Tuesday, September 25, 2012

NFL Should Worry About Suicides Again

Now that the replacement refs are a thing of the past, the NFL should worry about the suicide of its players again. Violence had returned to the NFL in a climate without rules. But what the recent events exposed were the raw violence just under the surface of the game.

Twitter, the sports media, and talk radio were abuzz with the outrageously terrible call giving a win to the Seattle Seahawks on Monday Night Football.

"The short version is that referees ruled that Seattle's Golden Tate caught a ball that, in fact, was clearly intercepted by the Green Bay Packers' M.D. Jennings. (The Atlantic Wire has the full story and the incredible video)," noted writer David Graham. "The officials and the National Football League ownership are at odds over retirement benefits and salary, as well as a couple more finer labor dispute points."

BTW, read "referees" as "replacement referees," that is "scabs," as in "strikebreakers."

What is incredible is that at a time when great attention was directed to how violent the sport of pro football had become due to the discovery of concussions, the NFL's ownership desire to not deal with the refs over 1/2250th of their total revenue had resulted in even more violent games.

Last weekend's games, including Monday night's battle, were showing direct evidence of the stripping bare of the basics of the game. The NFL contests were shown to be the graphically violent games that the sport had become, without proper guidance.

The most visual graphic of this was apparent during the Houston Texans' win over the Denver Broncos on Sunday, September 23rd, when Houston quarterback Matt Schaub took an illegal hit from Broncos defender Joe Mays. Schaub lost part of his earlobe on the play. (The image is at top.)

I seriously wondered if the NFL would allow what was happening proceed until someone was paralyzed on the field or killed in a tragedy on the 23rd yardline? Luckily, on September 27th, the NFL and regular officials settled.

But remaining in the background are suicides of NFL players that continue.

Unlike former star linebacker Junior Seau, who died by suicide with a gunshot to his chest in May 2012, and former star defensive back Dave Duerson, who took his life in similar fashion in February 2011, NFL player newest suicide victim, O.J. Murdock was not thinking about leaving his brain to science. He killed himself with a shoot to the head.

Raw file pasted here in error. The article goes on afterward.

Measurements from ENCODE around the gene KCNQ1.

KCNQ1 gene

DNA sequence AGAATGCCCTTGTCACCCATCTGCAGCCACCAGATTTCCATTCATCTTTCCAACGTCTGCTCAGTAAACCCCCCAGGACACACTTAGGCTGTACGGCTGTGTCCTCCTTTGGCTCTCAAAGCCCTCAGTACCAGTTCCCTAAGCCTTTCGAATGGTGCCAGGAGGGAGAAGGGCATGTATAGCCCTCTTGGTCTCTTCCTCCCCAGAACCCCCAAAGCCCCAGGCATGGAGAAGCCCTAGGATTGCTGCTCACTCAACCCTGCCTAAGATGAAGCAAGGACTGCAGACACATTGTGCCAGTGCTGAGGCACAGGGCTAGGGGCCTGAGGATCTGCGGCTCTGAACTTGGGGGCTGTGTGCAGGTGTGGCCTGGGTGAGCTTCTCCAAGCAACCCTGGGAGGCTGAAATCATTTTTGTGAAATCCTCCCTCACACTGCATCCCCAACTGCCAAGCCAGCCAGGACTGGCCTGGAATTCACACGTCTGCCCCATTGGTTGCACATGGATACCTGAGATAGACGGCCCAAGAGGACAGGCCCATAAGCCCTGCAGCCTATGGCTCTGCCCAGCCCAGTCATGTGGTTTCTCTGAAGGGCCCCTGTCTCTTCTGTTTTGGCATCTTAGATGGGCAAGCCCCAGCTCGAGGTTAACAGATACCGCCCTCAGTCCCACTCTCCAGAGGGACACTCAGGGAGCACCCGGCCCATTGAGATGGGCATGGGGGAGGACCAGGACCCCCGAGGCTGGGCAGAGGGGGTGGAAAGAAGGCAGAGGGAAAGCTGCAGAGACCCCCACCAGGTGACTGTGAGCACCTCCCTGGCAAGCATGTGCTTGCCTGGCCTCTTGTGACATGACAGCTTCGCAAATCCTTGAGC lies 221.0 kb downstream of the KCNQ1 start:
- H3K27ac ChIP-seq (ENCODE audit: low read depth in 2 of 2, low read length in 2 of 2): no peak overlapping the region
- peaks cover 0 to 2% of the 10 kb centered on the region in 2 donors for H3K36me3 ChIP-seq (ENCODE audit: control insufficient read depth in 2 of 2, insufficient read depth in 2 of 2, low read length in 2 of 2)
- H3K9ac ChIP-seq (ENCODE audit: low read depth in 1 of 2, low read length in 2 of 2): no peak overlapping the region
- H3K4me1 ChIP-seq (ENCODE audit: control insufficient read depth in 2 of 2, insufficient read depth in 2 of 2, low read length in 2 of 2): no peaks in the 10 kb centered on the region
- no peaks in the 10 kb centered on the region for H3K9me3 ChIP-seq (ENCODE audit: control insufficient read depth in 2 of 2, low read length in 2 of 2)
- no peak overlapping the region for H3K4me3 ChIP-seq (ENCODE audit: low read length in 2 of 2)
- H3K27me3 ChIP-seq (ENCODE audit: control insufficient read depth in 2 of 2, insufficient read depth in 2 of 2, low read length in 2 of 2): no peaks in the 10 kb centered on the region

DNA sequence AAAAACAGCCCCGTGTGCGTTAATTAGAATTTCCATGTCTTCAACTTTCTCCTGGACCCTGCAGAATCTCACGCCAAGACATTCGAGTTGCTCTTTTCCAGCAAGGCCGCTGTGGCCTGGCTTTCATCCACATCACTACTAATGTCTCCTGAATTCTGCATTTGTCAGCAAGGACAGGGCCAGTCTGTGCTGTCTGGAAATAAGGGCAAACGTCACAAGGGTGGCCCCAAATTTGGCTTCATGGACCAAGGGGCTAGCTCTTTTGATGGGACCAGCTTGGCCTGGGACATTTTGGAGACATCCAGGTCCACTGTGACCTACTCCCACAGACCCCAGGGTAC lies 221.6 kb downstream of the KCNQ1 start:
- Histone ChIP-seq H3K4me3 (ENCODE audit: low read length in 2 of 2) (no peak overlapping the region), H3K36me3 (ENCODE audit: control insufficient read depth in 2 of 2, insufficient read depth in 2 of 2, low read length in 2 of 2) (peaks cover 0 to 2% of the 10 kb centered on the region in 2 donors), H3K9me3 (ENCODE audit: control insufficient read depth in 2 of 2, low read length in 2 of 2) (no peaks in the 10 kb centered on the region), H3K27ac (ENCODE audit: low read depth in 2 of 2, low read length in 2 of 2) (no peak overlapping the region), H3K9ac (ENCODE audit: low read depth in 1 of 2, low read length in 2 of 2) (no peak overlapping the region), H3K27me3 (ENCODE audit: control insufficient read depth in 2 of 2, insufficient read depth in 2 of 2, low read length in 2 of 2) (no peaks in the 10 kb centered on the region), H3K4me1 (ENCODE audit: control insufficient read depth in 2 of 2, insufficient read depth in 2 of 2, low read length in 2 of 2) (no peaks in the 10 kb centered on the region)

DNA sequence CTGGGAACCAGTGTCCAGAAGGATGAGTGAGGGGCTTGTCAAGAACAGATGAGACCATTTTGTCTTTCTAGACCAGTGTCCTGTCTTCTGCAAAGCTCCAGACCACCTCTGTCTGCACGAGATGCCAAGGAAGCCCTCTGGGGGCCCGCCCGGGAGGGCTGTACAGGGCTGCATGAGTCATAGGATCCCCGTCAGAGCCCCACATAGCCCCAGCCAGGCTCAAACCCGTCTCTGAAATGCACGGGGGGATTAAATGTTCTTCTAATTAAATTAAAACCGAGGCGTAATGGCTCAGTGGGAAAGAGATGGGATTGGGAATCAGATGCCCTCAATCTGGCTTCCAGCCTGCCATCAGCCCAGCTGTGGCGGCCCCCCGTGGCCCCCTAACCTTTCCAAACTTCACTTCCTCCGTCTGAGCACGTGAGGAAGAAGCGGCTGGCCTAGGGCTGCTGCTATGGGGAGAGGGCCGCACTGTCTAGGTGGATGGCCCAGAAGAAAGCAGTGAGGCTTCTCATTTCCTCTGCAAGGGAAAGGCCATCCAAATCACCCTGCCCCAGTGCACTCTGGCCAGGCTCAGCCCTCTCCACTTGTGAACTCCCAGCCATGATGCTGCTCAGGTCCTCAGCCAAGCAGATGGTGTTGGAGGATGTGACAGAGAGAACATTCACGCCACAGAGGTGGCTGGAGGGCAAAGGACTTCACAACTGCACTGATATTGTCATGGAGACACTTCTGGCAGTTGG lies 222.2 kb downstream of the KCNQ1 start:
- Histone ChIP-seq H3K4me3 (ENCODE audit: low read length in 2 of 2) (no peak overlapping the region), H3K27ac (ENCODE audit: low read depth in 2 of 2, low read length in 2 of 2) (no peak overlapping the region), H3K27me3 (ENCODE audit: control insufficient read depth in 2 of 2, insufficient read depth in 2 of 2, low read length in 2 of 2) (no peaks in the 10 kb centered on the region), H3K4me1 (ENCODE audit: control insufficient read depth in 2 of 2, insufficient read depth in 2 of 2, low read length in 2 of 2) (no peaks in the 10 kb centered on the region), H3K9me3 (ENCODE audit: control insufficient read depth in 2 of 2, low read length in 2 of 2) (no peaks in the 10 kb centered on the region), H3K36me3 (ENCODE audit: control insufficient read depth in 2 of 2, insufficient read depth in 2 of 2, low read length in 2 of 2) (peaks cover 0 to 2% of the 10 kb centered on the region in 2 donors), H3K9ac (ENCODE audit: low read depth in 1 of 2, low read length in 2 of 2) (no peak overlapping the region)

Murdock, 25, sent a text message to sports writer Bill Ward -- who covered his career at Tampa's Middleton High School -- just hours before he shot himself Monday, according to the Tampa Tribune. "Hey Mr Ward, it's OJ Murdock.... I just want to thank u for everything you've done for me and my family. Can't thank you enough," the text read.
Murdock, who signed with the NFL's Tennessee Titans last year, never responded to Ward's reply sent four hours later: "Hi O.J. Thanks for those kind words. Are you recovered from the Achilles and back in camp with the (Titans)?"
A Tampa police officer found Murdock "in his car in front of Middleton High School with an apparent self-inflicted gunshot wound" at 8:30 a.m. on July 30, 2012. Murdock died two hours later at Tampa General Hospital.

The conflict between the refs and the NFL, the loss of games, the increasing violence of the televised play were all unfortunate. But it all hid, temporarily, the unseen violence that continues in the bodies and minds of these men who are today's modern gladiators. Their pain and concussions may have taken a back seat to what was happening out there on the grass and screen right now, but the players' deaths continued, due to the simple fact they are combatants who are entertaining audiences with violence.

Will there be more darkness and blood before the dawn?

See also:

Seau's Suicide Euphoria, published May 8, 2012.

NFL Suicides: 12 in 25 Years, published May 2, 2012.

NFL Suicides: 1942 - 2010, published September 21, 2010.

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